(pp. 51-74)

    TheSensiblecrossed the Atlantic without incident and put in at Boston on August 2, 1779. A sea voyage did not improve Adams’s disposition, for a friend who visited him at Braintree shortly after his arrival found him “disgusted” and “mortified” at the termination of his commission, full of “disappointment, chagrin, and vexation.”¹ The people of Braintree temporarily diverted him from his problems by electing him to represent them at a convention, called for Cambridge, September 1, to prepare a constitution for Massachusetts. The convention availed itself of Adams’s talents as a political theorist and made him the draftsman, the...

    (pp. 75-101)

    Adams left Paris on July 27, passed through Brussels, Antwerp, Rotterdam, and The Hague and arrived in Amsterdam on August 10, 1780, where he lived for the next twenty months. The decision to settle in Amsterdam was ill advised. True, as the financial capital of Holland, it was the place to negotiate a loan, which would lessen American dependence on France. But Adams’s objective in the Netherlands extended beyond borrowing money. Always considering his peace commission his primary trust, he wanted to do something in Holland to “accelerate” peace negotiations. Therefore, his objective in the Netherlands was, in its broadest...

    (pp. 102-116)

    In the fall of 1781 changes occurred in Dutch politics. On September 7, 1781, the British cabinet accepted a new Russian offer to mediate the conflict with the Netherlands. Galitzin, the Russian ambassador at The Hague, announced the British decision to the States General on November 9. “A new order of things had developed,” Vauguyon declared, for whether by accident or design the alteration in British policy coincided with a significant realignment of Dutch political forces. From the beginning of Anglo-Dutch hostilities Amsterdam had been the soul of the struggle against Great Britain. But in the fall of 1781 what...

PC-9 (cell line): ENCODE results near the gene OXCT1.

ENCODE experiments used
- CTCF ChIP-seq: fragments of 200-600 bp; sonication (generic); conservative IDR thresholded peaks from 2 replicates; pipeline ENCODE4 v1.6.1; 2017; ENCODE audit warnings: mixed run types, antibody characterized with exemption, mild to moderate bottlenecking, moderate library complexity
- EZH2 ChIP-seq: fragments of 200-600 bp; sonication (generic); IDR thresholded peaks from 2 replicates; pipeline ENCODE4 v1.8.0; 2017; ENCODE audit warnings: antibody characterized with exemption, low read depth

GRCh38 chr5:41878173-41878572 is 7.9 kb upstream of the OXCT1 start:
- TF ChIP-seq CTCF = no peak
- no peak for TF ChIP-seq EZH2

(pp. 117-141)

    Adams arrived in Paris on October 26, 1782, and prepared for the peace negotiations by outfitting himself, from wig to shoes, in French fashions and by taking a bath in the Seine. The waters cleansed the outer man only, however; they did not wash away Adams’s apprehensions about Franklin and Vergennes.

    The revocation of his commission as sole peace negotiator had, he wrote Dana on December 14, 1781, “removed the cause of envy, I had like to have said, but I fear I must retract since JA still stands before BF in the commission.” Throughout 1782 he was convinced that...

    (pp. 142-156)

    The turbulence of Adams’s diplomatic service raises the question of how his ideas about American foreign policy withstood the periods of stress and turmoil which he experienced abroad. The answer is that his ideas survived his diplomatic missions with undiminished coherence. If anything, his commitment to them was strengthened by his diplomatic experiences, for the conviction which, in Europe, he found so unnerving and imperious, that a dynamic, malign conspiracy of the powerful was directed against him, confirmed the assumption which was central to his thinking and to that of his contemporaries, that power was aggressive and “propulsive”¹ and that...

  11. NOTES
    (pp. 157-190)
    (pp. 191-192)
  13. INDEX
    (pp. 193-199)